Tag Archives: drought 2015

December 1st Water Numbers

Eastern Sierra December 1st Water Numbers

By Arnie Palu

The Los Angeles Department of Water and Power has released the Eastern Sierra Precipitation Conditions report for December 1st. Numbers are certainly stronger then last year, but also show that the predicted “Godzilla El Nino” is yet to deliver. The December 1st report looks at both snow pillows and precipitation. Overall the snow numbers are behind schedule for the average year, with the precipitation numbers right on track with the long term average. Last year, the 2014-2015 water year,  was the driest year on record.

Snow Pillows

Mammoth Pass
The DWP snow survey is showing Mammoth Pass is currently holding 5.2 inches of water. That’s good for 64% of the normal amount for the date, or just 12% of the year end total for the average year.
Gem Pass
Gem Pass is holding 3.0 inches of water, 39% of the normal amount for the date and just 9% of the year end total.
Rock Creek
Rock Creek is showing 3.0 inches of water, ahead of schedule with 101% of the normal amount for December 1st, and 20% of the year end total.
South Lake
The snow survey at South Lake is showing just .9 inches of water, 24% of the normal amount found on December 1st, and just 6% of the year end total.
Big Pine Creek
The numbers show just 1.0 inch of water in the snow pillow at Big Pine Creek, just 29% of the average December 1st total, and only 5% of the year end total.
Cottonwood Lakes
The strongest numbers are from Cottonwood Lakes in southern Inyo County where 2.8 inches of water in the snow pack has the site slightly ahead of schedule. Cottonwood Lakes is at 116% of the normal amount for December 1st, and at 21% of the year end total.

Precipitation

Overall precipitation numbers are right on line with the long term average. The precipitation totals are cumulative for the water year beginning October 1st.
Mono County’s Cain Ranch, 1.69 inches, 87% of normal to date, 16% of year end total.
Long Valley, 1.49 inches, 105% of normal to date, 14% for the year.
Bishop, .88 inches, 104% of the normal for the date, 13% for the year.
Big Pine, 1.36 inches, 99% for the date, 14% for the year.
Independence, .87 inches, 108% for the date, 16% for the year.
South Haiwee, 1.19 inches, 130% for the date, 16% for the year.
Los Angeles, 1.16 inches, 54% for the date, 7% for the year.

cover photo by Gary Young

drought 2015, ladwp snowpack report, eastern sierra precipitation conditions

Officials defend Rough Fire efforts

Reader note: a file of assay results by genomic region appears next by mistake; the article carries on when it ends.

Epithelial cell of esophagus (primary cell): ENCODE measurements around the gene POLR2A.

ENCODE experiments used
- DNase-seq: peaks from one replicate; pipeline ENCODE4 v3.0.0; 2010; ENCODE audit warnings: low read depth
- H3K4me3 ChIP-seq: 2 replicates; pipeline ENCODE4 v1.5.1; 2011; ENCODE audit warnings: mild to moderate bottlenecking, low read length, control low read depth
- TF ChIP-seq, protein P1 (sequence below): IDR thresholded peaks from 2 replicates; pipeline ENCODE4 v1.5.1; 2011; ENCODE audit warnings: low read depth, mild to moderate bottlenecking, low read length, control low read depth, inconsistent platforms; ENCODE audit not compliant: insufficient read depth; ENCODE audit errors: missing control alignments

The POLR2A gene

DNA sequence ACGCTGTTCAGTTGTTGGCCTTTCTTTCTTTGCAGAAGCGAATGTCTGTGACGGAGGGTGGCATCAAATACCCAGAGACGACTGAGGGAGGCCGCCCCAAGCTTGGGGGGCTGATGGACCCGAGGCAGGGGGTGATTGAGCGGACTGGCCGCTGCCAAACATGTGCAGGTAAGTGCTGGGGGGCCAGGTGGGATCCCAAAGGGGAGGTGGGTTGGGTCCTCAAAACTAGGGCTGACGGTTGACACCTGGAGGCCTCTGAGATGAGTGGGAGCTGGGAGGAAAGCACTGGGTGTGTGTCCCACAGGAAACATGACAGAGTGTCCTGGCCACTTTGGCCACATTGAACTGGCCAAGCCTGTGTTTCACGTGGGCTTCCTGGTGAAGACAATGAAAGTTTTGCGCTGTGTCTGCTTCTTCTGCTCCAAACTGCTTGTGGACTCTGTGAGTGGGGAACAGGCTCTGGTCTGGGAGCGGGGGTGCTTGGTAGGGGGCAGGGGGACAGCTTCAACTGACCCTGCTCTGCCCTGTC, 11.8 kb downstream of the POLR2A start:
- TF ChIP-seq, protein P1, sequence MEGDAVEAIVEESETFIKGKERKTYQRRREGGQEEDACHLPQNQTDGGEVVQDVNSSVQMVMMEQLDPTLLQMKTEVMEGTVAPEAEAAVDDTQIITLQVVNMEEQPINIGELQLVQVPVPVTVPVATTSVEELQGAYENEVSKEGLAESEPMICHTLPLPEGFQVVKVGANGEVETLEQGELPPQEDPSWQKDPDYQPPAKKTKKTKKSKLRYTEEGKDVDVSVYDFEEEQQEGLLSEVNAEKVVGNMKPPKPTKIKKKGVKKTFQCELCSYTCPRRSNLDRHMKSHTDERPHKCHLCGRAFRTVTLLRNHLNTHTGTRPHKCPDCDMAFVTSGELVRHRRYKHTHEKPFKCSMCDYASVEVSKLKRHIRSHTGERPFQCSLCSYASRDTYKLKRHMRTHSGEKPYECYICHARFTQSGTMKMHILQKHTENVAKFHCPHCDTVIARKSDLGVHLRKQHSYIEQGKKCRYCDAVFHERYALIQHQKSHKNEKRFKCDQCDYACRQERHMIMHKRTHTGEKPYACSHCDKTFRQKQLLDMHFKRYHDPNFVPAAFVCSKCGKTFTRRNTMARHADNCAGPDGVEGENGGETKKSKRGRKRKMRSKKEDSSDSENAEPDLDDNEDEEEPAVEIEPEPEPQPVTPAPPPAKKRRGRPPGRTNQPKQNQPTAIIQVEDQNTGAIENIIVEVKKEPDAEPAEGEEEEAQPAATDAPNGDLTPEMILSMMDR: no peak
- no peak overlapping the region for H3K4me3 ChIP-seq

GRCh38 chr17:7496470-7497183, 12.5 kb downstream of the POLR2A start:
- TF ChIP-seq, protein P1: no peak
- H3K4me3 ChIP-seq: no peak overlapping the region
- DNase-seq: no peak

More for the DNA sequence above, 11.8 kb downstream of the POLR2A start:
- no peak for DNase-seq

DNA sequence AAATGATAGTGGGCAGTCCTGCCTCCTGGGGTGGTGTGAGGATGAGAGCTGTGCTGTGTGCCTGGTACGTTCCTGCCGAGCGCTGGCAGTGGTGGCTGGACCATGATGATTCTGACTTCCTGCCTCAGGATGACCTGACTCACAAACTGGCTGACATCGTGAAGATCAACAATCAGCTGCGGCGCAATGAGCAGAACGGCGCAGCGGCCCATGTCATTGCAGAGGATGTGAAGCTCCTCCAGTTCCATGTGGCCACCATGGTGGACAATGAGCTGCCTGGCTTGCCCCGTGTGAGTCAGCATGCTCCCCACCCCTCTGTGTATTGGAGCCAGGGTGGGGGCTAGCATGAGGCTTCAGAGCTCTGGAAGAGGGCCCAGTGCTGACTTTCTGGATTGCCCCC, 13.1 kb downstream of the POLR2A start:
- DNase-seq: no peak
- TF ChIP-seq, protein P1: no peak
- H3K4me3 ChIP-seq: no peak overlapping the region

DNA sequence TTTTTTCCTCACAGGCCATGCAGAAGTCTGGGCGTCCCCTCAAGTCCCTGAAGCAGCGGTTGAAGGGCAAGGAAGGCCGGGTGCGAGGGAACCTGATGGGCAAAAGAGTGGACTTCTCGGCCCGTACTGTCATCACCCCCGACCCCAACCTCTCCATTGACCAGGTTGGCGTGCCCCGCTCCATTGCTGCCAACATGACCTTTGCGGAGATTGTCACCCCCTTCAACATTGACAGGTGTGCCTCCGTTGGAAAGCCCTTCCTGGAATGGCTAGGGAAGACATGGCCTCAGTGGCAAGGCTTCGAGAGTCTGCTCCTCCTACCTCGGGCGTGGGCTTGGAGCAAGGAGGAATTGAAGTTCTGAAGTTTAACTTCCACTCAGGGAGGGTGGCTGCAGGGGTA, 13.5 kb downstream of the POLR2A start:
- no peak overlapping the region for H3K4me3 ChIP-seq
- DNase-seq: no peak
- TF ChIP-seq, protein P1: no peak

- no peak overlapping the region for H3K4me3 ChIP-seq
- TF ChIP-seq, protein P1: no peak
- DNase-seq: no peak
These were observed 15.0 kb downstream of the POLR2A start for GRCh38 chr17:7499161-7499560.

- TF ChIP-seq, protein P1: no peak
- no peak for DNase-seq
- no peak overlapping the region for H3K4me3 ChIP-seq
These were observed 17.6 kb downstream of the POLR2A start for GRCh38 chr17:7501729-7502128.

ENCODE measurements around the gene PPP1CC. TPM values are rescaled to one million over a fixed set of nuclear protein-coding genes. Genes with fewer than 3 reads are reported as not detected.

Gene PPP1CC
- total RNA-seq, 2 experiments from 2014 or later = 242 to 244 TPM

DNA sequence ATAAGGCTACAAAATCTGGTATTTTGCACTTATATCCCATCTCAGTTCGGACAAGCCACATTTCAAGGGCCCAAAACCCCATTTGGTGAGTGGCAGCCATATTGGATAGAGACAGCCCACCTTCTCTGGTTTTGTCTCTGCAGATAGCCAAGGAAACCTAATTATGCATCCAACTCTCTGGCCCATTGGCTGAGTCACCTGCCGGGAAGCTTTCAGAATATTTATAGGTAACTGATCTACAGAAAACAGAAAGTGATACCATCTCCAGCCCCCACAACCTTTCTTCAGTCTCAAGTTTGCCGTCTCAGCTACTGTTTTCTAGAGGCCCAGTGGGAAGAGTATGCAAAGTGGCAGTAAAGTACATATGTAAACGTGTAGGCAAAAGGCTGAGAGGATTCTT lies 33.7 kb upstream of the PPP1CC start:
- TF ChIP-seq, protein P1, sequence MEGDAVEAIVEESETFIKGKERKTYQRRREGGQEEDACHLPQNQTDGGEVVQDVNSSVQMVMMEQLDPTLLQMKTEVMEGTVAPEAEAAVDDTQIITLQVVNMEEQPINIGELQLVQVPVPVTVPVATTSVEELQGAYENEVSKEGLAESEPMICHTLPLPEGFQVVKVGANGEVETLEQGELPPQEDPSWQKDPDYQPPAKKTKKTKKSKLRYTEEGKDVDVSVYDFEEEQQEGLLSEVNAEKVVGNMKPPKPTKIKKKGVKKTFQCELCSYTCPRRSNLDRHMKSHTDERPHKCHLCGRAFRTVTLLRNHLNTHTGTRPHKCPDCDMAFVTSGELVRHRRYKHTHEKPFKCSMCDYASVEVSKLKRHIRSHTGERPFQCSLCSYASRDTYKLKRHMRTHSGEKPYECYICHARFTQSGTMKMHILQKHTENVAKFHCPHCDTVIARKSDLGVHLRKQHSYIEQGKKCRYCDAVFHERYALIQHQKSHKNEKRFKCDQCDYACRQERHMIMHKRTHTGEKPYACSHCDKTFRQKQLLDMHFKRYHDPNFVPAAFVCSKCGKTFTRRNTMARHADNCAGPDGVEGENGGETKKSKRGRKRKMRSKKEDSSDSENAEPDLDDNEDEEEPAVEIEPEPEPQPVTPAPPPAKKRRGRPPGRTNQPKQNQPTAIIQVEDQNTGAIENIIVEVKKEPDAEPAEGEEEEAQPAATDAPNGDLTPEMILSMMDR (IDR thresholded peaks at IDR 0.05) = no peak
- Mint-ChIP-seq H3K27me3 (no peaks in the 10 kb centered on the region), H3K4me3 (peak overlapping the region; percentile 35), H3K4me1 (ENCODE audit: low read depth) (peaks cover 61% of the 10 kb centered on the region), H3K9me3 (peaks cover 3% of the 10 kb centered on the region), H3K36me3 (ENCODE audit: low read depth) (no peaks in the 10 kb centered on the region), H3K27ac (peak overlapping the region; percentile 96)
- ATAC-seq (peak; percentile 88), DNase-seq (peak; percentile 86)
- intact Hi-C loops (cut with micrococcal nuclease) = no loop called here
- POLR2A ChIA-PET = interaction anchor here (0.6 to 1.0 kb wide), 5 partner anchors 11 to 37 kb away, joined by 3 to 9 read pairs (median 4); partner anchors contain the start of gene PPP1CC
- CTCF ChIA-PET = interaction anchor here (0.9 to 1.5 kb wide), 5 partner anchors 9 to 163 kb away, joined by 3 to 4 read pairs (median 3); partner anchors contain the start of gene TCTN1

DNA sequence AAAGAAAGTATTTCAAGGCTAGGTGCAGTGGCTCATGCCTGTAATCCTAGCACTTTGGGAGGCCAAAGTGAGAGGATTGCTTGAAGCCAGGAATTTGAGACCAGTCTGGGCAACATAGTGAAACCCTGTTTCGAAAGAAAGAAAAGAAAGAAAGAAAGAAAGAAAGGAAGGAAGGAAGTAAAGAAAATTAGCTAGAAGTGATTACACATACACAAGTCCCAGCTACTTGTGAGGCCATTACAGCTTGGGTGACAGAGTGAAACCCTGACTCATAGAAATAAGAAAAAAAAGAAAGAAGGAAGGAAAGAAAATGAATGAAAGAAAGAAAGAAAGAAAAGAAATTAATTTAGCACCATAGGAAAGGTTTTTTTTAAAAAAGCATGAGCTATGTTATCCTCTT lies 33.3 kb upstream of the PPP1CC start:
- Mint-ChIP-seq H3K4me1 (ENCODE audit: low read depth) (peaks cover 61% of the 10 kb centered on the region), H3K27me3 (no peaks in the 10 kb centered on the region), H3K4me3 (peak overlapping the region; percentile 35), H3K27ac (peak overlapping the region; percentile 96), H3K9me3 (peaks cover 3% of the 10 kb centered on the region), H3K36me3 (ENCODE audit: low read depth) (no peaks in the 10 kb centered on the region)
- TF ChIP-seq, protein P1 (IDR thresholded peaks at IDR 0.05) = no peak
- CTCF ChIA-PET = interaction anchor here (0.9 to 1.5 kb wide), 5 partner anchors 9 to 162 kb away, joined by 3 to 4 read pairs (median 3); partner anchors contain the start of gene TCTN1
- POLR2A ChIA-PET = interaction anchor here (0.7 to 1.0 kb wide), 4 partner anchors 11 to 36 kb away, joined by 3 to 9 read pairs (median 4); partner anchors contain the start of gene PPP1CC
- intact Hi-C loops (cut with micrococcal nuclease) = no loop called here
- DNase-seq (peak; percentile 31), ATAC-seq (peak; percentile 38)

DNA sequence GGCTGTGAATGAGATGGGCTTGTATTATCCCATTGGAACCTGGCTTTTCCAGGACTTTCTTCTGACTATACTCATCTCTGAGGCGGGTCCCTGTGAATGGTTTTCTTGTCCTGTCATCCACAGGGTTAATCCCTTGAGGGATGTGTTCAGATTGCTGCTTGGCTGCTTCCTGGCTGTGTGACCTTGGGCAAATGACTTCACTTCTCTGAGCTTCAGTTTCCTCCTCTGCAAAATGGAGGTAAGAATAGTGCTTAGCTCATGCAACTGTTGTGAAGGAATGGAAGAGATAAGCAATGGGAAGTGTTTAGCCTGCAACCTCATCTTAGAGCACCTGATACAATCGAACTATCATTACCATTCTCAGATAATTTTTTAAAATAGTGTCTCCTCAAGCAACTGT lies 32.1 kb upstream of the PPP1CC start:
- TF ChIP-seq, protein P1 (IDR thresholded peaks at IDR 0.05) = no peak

Rough Fire now over 151 thousand Acres

Top land managers are offering a Op/Ed defending and explaining the response to the Rough Fire.  The fire is now over 151 thousand acres and listed at 87% perimeter containment.  The lighting caused fire started on July 31st.   The forest supervisors and superintendent felt there was a need to clarify some common misconceptions about the Rough Fire.

The Rough Fire: The fire that continually defied suppression efforts.

We want to recognize the residents of east-side communities who lived with smoke from the Rough Fire for many weeks and we thank you for your patience while numerous valiant efforts to contain the fire were made.

We also understand that smoke affects one of the primary attractions of the east-side, which is the broad spectrum of recreational opportunities that people from throughout the world come to experience.

However we must dispute several sentiments shared with various east-side media outlets that suggest that this fire was a managed-lightning fire for resource benefit.

In particular, we must refute the idea that our firefighters did not do enough or that we, as land managers, underestimated this fire in initial attack and over the following weeks.

Allow us to share with you of the nature of the fire response.

When lightning ignited seven fires on the Sierra National Forest on July 31st, firefighters quickly contained all but one and fire managers suspected that one was going to be a problem.

Kings Canyon Drainage is known for its stunning beauty because of its dramatic steep cliffs that draw visitors from the world to enjoy this stunning scenery. It is also documented as the largest unbroken vertical rise in North America.

To a firefighter, it’s a no man’s land: steep, technical terrain that has been known for injuring firefighters over the years. It’s so steep that “rollouts” (burning material that gets loosened, rolls down the steep slope, and runs back up the hill) are a constant concern for fire crews. In fact, it is exactly how the fire progressed down the canyon. Aircraft and firefighters themselves can sometimes push the rollouts on these cliffs.

These conditions make it impossible to establish an anchor point for a firefighter to start a containment line. It’s not terrain that firefighters can safely engage a fire.